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Established June 2, 1997
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March 16, 1998

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PA Turnpike Rt 29 Slip Ramp
Citizens Advisory Committee
Draft Minutes - Meeting #4
April 12, 2000

Provided by Sue Staas, Alternate Member from Charlestown Twp
Note: The attendance list for this meeting has been omitted
from this web version of the minutes.


Chester County, Pennsylvania



Meeting # 4

DATE: April 12, 2000

TIME: 7:00 P.M.

LOCATION: Desmond Great Valley Hotel

Malvern, PA


Seth Lieberman of Key Management Strategies opened the meeting, welcomed everyone and announced that a reporter was present. He again pointed out that the first several rows of seats were reserved for CAC members and alternates. Other attendees were to be observers only.

Lieberman asked if there were any modifications to the minutes from last month’s meeting. A committee member inquired about the Bronx Expressway example discussed at the February meeting. He believed that the gates on this roadway are used to prevent motorists from using side streets. His understanding was that the gates do not limit the time of use of the on ramps as reported in the meeting minutes. The committee member who cited the example was not present so Seth Lieberman will need to follow-up with her for clarification (see note below).

NOTE: Joan Kober spoke to Leigh McGee to obtain clarification on the example that she cited at the February 23rd meeting — she was referring to the road leading to Interstate 95 (not the Bronx Expressway as noted above). She explained that the gates do limit the time of use of the on ramps to, in fact, prevent motorists from using side streets.

Another member corrected the grouping of environmental and safety concerns as one item on the list of criteria for success ¾ they should be broken out separately. Lieberman asked the group whether anyone has not been receiving meeting minutes. One member responded that he had not received minutes from the last two meetings. Joan Kober of Key Management Strategies will verify the address and send copies of the minutes from the last two meetings (as well as all future minutes) to this member. A final correction was added by a third committee member ¾ the proposed Trammell Crow commercial park will be 2.5 million square feet in size (not 4.5 million square feet as reported in the minutes). The minutes were then ratified as there were no further modifications.


Seth Lieberman explained that tonight’s meeting is the fourth of six proposed meeting. He then offered the following as the goals of the CAC:

  • To provide community input to the project team
  • To identify information or studies that are needed to make a decision
  • To suggest alternatives not proposed or evaluated before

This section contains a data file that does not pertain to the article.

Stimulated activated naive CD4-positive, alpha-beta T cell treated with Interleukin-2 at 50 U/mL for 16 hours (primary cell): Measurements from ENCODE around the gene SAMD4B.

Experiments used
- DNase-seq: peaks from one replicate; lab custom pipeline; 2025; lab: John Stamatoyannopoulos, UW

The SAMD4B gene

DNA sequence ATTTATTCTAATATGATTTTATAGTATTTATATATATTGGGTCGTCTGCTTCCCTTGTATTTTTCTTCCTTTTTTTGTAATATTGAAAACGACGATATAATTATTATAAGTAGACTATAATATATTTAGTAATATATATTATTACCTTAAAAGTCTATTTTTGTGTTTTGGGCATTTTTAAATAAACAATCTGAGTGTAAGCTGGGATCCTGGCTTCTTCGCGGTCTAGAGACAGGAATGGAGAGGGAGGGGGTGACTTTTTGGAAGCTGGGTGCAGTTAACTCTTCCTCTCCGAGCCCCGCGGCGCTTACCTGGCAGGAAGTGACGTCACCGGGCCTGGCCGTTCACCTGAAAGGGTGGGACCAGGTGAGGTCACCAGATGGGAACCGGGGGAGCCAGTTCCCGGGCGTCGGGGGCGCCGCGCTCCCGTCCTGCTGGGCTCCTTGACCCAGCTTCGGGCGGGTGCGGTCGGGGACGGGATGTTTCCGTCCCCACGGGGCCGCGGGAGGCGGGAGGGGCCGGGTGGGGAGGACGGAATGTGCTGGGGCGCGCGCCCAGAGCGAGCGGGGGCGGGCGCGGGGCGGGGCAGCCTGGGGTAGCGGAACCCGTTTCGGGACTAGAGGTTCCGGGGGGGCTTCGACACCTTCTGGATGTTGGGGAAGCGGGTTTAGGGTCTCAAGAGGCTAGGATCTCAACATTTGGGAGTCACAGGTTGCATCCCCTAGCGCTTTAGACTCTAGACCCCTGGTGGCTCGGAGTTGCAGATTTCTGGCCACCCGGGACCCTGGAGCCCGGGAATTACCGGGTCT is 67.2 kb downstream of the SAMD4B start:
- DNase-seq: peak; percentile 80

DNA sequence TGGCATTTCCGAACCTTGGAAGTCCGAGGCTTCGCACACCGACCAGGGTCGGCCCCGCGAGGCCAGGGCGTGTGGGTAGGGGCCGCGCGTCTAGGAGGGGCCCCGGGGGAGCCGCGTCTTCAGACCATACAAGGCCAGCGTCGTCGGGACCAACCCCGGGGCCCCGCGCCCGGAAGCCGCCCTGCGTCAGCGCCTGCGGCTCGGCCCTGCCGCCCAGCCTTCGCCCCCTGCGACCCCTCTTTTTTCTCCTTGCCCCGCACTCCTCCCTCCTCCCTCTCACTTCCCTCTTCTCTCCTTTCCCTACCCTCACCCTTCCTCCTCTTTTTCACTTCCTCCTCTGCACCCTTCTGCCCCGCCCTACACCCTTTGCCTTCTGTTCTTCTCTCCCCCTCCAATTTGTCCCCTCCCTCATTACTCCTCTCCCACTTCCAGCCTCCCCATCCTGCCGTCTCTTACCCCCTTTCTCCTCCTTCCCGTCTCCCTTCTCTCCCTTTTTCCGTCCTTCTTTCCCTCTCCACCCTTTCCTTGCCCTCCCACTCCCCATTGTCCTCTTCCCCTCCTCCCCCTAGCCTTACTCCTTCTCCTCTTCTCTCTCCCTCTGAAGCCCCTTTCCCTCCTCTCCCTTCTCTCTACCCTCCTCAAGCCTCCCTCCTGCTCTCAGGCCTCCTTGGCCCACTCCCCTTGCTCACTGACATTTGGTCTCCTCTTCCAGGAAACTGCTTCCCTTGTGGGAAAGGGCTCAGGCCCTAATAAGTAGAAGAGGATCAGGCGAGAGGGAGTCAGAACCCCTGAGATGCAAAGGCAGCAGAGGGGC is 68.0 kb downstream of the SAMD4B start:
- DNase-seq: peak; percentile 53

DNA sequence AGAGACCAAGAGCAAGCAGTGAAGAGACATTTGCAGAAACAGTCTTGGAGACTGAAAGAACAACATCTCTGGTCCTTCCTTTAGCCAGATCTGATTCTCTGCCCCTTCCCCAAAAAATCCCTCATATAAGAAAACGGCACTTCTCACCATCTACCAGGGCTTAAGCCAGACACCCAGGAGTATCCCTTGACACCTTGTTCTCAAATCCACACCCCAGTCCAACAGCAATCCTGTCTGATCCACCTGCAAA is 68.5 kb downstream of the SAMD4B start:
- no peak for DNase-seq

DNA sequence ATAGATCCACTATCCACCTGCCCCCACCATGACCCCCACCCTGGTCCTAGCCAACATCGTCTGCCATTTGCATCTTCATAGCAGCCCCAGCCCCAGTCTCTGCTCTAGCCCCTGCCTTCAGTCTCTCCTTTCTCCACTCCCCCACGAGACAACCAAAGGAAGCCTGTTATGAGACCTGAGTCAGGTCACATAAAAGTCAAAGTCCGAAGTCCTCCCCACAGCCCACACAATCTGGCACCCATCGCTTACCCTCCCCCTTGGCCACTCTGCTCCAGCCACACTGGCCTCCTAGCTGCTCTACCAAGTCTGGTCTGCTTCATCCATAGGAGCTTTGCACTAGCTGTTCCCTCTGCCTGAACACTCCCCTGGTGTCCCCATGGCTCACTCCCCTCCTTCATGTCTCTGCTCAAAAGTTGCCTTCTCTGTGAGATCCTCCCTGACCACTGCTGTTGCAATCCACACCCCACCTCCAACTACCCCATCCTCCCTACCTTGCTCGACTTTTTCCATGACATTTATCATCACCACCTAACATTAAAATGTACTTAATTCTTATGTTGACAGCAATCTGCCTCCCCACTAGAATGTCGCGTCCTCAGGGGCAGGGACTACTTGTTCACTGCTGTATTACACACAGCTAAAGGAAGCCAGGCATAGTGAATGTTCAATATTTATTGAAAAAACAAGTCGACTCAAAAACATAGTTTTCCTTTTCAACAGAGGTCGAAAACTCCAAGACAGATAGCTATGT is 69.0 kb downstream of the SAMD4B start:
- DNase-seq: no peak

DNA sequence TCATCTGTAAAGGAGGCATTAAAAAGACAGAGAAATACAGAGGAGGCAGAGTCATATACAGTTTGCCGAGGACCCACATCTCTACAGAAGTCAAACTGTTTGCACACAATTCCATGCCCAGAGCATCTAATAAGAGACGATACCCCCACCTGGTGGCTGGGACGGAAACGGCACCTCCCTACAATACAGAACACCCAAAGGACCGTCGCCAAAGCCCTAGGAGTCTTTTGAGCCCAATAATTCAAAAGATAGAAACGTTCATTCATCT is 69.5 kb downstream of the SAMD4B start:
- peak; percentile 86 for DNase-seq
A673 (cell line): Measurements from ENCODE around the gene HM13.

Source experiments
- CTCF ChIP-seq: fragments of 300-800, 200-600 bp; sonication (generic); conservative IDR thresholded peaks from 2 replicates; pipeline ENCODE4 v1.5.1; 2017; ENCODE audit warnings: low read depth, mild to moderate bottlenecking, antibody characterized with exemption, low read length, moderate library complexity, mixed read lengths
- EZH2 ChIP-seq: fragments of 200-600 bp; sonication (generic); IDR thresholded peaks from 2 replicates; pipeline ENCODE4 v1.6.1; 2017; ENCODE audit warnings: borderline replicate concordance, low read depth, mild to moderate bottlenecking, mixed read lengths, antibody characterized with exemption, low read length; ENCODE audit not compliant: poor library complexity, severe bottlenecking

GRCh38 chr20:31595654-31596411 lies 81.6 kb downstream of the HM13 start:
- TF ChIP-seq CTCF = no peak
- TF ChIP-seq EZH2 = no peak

• To modify existing alternatives
  • To provide pros and cons of all the alternatives

Lieberman pointed out that the agenda for tonight’s meeting is an aggressive one. It will include:

  • Two brief updates from Walt Green
  • A presentation by Jay Roth on approaches to induced traffic concerns
  • Responses to the Chester County Planning Commission request for information presented by Jeff Davis
  • Refinement of additional alternatives
  • Identification of pros and cons of alternatives

A committee member noted that two alternatives were added after the last meeting. He asked whether additional suggestions could be offered. Seth Lieberman recommended that members contact him with any additional alternatives.

Lieberman then called on Walt Green to present two updates. Green reported that:.

  • The traffic survey conducted during rush hour at the Valley Forge interchange was completed on March 30th. The survey results are currently being analyzed by consultants working with the Turnpike Commission.
  • The reports mentioned at the last meeting are still available ¾ please call Walt Green at 610-292-3795 if you are interested in accessing any of these reports


Jay Roth of KCI Technologies introduced himself. KCI is the traffic engineering consultant for the PA Turnpike Commission on the proposed Route 29 slip ramps. Roth reviewed the fact that DVRPC has prepared traffic projections for 3 slip ramp alternatives and a no build alternative. These projections included traffic volumes on the PA Turnpike main line at Interchange 24 (Valley Forge), along Route 29, White Horse Road, Yellow Springs Road and the other roadways in the vicinity of Route 29 in the study area. Some of the community feedback received through informal discussions with public officials and with citizens at last year’s public meetings indicated that some felt that not all traffic volume had been accounted for in the DVRPC model.